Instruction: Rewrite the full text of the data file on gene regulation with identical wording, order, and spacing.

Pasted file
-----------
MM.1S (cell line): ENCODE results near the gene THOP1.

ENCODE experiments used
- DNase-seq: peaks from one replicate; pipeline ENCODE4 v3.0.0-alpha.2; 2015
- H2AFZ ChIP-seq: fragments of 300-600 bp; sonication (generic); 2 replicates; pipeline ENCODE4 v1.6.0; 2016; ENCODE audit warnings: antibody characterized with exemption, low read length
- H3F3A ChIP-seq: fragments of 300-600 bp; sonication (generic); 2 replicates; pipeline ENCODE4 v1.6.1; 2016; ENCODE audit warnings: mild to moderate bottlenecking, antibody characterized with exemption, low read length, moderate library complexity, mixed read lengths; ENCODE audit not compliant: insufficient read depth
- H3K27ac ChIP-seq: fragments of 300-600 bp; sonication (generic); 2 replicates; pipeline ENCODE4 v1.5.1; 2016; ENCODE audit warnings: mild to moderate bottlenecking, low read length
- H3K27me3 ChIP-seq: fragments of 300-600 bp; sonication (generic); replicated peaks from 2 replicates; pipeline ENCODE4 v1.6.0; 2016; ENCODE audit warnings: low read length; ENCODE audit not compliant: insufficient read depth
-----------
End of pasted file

MM.1S (cell line): ENCODE results near the gene THOP1.

ENCODE experiments used
- DNase-seq: peaks from one replicate; pipeline ENCODE4 v3.0.0-alpha.2; 2015
- H2AFZ ChIP-seq: fragments of 300-600 bp; sonication (generic); 2 replicates; pipeline ENCODE4 v1.6.0; 2016; ENCODE audit warnings: antibody characterized with exemption, low read length
- H3F3A ChIP-seq: fragments of 300-600 bp; sonication (generic); 2 replicates; pipeline ENCODE4 v1.6.1; 2016; ENCODE audit warnings: mild to moderate bottlenecking, antibody characterized with exemption, low read length, moderate library complexity, mixed read lengths; ENCODE audit not compliant: insufficient read depth
- H3K27ac ChIP-seq: fragments of 300-600 bp; sonication (generic); 2 replicates; pipeline ENCODE4 v1.5.1; 2016; ENCODE audit warnings: mild to moderate bottlenecking, low read length
- H3K27me3 ChIP-seq: fragments of 300-600 bp; sonication (generic); replicated peaks from 2 replicates; pipeline ENCODE4 v1.6.0; 2016; ENCODE audit warnings: low read length; ENCODE audit not compliant: insufficient read depth